In case of dire emergency: Bellomy looked cool in the Spring Game, but I wouldn't expect more than 2008 Threet out of him at this point in his career. Spread outfits like Northwestern and Purdue have made it work with such guys before, so it's not DEATH. It's hard to see him beating the tougher parts of the schedule.
In case of emergency: The emergence of Fitz last year finally broke Michigan out of a three-year period of carries by broken bits of Minor or guys who could do one thing very well and all other things okay well. Previous the-guys like Hart/Perry/A-Train could get more yards than the defense's execution gave them by having multiple strengths. In Fitz's case those X-factors are Perry-like vision, Carlos Brown-level breakaway speed, plus the Hart-like quality Brian historically refers to as "juking a guy in a phone booth." If he could truck he'd a Heisman candidate. As it is he gives defenses another guy they have to "cheat" around by scheme/alignment/personnel at the cost of weakening something else.
Losing Fitz means going back to a committee of guys who do one or two things well. A passing spread could be just fine with Smith, who's the best blocker among the backs, is dangerous as a screen/catching target, and has some of those Pahokee jackrabbit genes that magnify his effectiveness as space increases. So long as Borges can resist the urge to ISOs with him the offense can still be the best in the conference, if not Oregon-good. Remember 2009 with Brown and Minor? That plus a senior QB. And that wasn't so terrible. Since Smith will get in anyway, the primary beneficiary of an injury to Toussaint is Justice Hayes. Hayes (right) has already outgrown his Breaston-skinny recruiting profile and flashed Toussaint-like skills. In high school he was a good enough receiver that people thought his future was at slot. If he can block too Michigan might have something here.
The Minor in this equation is either Rawls or Hopkins. Rawls we've seen in spring and limited carries last year and seems as advertised: a trunk-legged trucker. All said, the drop from The Guy™ to the guys is a star-and-a-half but the committee is strong enough that the sum difference will probably be one or two of Purdue-Illinois-Northwestern-Iowa getting closer than they would have.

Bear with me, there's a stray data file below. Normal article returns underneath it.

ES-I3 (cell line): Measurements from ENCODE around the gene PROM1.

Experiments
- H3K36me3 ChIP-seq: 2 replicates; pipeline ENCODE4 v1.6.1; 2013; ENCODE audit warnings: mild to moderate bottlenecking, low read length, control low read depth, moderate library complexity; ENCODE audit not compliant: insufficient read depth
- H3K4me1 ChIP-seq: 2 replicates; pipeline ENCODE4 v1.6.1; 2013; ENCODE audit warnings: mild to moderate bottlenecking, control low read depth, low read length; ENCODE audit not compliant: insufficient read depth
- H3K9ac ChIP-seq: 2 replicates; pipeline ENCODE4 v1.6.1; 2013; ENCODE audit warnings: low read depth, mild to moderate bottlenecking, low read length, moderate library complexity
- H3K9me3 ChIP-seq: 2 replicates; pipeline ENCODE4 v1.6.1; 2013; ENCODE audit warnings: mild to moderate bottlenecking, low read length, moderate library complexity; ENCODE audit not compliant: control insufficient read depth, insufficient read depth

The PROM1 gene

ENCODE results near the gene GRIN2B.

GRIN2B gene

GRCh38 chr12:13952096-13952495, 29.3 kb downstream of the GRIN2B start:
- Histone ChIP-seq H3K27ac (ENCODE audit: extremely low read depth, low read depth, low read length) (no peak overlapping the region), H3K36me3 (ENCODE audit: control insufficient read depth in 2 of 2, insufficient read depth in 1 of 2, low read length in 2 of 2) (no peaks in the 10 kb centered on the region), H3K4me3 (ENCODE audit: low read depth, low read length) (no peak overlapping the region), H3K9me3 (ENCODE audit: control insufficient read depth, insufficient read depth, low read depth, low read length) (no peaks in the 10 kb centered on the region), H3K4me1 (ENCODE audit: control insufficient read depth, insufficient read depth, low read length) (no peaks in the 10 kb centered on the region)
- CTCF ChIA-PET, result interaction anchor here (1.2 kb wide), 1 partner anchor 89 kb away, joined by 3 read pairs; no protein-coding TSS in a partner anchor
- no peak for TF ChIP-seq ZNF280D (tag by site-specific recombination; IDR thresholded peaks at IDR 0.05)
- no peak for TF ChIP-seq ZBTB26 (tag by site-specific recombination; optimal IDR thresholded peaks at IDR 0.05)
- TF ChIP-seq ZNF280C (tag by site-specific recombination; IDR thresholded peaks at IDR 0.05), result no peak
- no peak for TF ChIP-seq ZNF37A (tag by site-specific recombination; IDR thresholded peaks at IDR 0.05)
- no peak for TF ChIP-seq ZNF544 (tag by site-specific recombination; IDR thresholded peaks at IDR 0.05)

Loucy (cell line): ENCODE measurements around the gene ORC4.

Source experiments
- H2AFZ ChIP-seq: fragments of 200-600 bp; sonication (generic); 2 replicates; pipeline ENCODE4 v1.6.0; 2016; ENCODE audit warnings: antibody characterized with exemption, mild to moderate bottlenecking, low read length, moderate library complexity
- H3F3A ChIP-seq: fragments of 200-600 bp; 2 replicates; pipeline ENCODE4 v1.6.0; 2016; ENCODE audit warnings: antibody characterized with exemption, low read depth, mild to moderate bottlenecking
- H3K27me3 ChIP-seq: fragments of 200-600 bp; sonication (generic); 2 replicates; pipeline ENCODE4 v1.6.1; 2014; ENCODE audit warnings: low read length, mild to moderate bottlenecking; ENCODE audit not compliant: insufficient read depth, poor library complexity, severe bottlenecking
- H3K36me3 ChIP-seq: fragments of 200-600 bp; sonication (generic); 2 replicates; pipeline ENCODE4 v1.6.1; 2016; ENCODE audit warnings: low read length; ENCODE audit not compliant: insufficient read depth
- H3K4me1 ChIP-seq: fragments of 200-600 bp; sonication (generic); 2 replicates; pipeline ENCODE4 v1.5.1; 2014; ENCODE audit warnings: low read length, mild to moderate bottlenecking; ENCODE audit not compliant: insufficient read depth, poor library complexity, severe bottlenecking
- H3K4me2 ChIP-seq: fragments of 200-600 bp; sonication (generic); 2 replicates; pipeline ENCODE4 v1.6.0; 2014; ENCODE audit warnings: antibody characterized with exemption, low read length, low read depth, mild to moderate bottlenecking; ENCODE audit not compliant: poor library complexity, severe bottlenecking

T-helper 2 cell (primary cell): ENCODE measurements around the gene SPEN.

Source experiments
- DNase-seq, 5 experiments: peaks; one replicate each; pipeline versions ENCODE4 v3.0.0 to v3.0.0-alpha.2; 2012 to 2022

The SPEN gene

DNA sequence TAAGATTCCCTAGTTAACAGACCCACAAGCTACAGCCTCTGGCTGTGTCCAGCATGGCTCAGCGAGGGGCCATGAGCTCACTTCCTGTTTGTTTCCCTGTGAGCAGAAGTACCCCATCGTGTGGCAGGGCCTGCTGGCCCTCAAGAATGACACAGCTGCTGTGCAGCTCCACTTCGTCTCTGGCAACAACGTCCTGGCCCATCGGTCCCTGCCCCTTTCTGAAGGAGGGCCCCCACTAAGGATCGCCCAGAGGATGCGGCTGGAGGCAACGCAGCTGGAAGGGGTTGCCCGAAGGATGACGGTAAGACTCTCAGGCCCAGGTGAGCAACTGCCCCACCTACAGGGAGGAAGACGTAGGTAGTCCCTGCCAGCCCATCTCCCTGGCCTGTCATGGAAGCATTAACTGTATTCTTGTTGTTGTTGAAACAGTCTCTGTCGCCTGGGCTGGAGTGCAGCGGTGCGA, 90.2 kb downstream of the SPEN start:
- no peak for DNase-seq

In case of dire emergency: We have two freshmen. If Norfleet isn't returning this year I'd like to see him get the Breaston redshirt to put on some muscle; Drake Johnson could rotate into garbage time now. Hopkins can be dragooned from fullback if we lose Rawls.
In case of emergency: Hopkins seems to have fallen out of the RB conversation since moving to fullback—equal parts Rawls' emergence and fumblitis—but when I look at him I see a young Leroy Hoard, and when I look at the TE depth chart I see plenty of two-RB sets no matter who the feature back is; with Toussaint hurt Hopkins could get Hoard-like usage. There isn't another guy on the roster like Hopkins, but Kerridge is by accounts a decent fullbackian fullback, and if he isn't there's 5th year senior Paul Gyarmati and 3-star fullbackian recruit Sione Houma's redshirt to burn before we run out of noses to stuff into linebackers. I do believe the position will be featured more than in recent memory, but I think if Hopkins goes down it will be less so since he's the only real running threat among the group. So far as I know none of them are the Aaron Shea/Brian Thompson kind of receiving threat; for that Michigan will probably use a U-back, currently Ricardo Miller and Jordan Paskorz.